Politicians are weird – we can all agree on that. But do you know how much weirder they used to be? If not, Honourable Misfits is the book for you.
Spanning from the past seven hundred years, this is a celebration of the oddest and most eccentric MPs the House of Commons has ever seen. From mad inventors and fearless adventurers to machiavellian villains and mavericks with more money than sense, it offers sixty-five pen portraits of the unique, the mysterious and the downright deranged.
There is the one who built a complex network of tunnels and underground rooms underneath his estate; the one who liked to go hunting naked; the one who set himself on fire to cure his hiccups, and the one who invented a very small gun with which to kill flies.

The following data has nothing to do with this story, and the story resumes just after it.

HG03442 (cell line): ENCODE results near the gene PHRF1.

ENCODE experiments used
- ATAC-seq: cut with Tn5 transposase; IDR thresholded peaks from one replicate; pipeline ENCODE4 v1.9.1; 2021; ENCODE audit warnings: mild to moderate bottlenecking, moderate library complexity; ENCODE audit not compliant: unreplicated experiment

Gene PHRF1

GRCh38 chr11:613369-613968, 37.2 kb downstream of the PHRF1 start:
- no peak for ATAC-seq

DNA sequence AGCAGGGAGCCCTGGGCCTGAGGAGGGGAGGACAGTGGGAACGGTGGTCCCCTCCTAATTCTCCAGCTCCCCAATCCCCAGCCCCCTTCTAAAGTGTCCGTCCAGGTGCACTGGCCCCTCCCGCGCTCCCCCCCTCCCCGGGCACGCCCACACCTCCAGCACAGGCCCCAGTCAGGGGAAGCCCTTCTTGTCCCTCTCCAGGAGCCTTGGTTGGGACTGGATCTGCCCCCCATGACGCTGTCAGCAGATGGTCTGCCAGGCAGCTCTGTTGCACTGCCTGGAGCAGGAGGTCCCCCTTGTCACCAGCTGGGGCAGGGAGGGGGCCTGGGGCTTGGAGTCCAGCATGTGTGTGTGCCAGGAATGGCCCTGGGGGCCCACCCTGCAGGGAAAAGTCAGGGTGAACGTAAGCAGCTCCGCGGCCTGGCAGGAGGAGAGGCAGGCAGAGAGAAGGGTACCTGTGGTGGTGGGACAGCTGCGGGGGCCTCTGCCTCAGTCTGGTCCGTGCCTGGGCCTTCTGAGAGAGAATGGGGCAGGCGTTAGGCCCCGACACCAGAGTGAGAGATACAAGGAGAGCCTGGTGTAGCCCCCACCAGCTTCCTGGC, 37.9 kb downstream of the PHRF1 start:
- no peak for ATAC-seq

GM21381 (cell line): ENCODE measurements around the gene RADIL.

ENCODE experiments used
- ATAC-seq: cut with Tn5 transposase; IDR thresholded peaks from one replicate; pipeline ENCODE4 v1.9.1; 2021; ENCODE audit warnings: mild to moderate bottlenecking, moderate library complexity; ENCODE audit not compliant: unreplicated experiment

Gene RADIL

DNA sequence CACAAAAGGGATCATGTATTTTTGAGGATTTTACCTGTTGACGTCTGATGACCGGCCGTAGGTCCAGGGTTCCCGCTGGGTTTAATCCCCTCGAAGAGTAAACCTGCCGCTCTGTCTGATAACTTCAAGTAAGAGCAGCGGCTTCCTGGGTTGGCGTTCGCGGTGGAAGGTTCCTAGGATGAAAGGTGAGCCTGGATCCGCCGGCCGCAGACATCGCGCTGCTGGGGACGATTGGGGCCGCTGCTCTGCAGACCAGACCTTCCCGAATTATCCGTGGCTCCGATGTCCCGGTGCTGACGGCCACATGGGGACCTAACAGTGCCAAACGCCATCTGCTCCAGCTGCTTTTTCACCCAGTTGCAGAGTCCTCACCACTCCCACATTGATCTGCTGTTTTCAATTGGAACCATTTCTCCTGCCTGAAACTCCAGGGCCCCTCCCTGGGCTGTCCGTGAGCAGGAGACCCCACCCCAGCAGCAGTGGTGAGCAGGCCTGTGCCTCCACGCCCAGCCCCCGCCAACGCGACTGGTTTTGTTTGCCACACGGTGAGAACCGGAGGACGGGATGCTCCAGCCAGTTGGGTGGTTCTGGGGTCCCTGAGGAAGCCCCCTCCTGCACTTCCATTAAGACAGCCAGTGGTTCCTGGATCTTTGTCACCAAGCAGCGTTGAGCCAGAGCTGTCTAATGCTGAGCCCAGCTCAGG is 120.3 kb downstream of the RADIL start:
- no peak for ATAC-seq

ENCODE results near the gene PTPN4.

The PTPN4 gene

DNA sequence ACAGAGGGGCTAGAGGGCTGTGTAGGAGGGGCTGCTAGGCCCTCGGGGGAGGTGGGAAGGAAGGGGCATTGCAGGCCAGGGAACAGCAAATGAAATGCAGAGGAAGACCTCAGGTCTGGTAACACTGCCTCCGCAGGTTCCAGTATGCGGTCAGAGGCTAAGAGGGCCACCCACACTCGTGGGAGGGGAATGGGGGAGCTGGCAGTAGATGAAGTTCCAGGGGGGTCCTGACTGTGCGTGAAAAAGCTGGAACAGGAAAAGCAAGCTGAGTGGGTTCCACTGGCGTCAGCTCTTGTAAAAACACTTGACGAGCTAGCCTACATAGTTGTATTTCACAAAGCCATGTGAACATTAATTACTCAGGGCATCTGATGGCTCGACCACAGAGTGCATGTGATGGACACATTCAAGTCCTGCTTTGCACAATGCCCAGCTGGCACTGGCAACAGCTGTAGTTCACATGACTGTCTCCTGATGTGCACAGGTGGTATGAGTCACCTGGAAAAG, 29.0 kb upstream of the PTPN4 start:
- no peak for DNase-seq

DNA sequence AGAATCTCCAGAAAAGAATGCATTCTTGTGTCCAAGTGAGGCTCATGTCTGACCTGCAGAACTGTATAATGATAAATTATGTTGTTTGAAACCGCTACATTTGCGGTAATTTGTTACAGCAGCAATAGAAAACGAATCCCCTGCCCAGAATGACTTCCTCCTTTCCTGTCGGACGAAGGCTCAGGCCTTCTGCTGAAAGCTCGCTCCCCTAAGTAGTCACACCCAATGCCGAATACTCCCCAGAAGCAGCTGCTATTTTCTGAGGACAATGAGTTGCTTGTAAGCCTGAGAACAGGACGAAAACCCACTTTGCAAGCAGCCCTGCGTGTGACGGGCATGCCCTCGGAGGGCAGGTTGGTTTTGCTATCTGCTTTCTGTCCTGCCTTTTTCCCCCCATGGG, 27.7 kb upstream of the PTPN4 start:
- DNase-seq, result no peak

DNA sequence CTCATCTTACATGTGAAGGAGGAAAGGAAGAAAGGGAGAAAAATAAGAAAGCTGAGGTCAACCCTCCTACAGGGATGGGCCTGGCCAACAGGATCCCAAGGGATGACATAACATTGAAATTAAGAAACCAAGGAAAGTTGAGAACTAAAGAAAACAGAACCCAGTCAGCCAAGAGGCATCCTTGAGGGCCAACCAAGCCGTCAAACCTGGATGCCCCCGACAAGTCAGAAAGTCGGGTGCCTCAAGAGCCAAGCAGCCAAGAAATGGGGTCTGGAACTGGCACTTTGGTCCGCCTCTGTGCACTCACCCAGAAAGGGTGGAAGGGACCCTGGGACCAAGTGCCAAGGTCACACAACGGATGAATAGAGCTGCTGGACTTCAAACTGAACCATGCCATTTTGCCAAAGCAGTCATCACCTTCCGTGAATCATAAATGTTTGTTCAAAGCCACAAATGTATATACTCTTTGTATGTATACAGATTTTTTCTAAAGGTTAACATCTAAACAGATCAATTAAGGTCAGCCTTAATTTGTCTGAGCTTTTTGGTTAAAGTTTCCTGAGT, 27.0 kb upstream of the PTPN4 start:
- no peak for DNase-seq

Still, they weren’t all useless; there was also the MP who invented weather forecasts, and the one who documented more animal species than nearly everyone else. They weren’t all good either; between the fascist turned Buddhist monk and the spy who faked his death, there are more than enough villains to go around. They also weren’t all lucky; included in Honourable Misfits are tributes to MPs with tragic deaths, from falling on a turnip to getting in a car accident the day after getting elected. This is a book to celebrate human nature in all its odd, compelling complexity.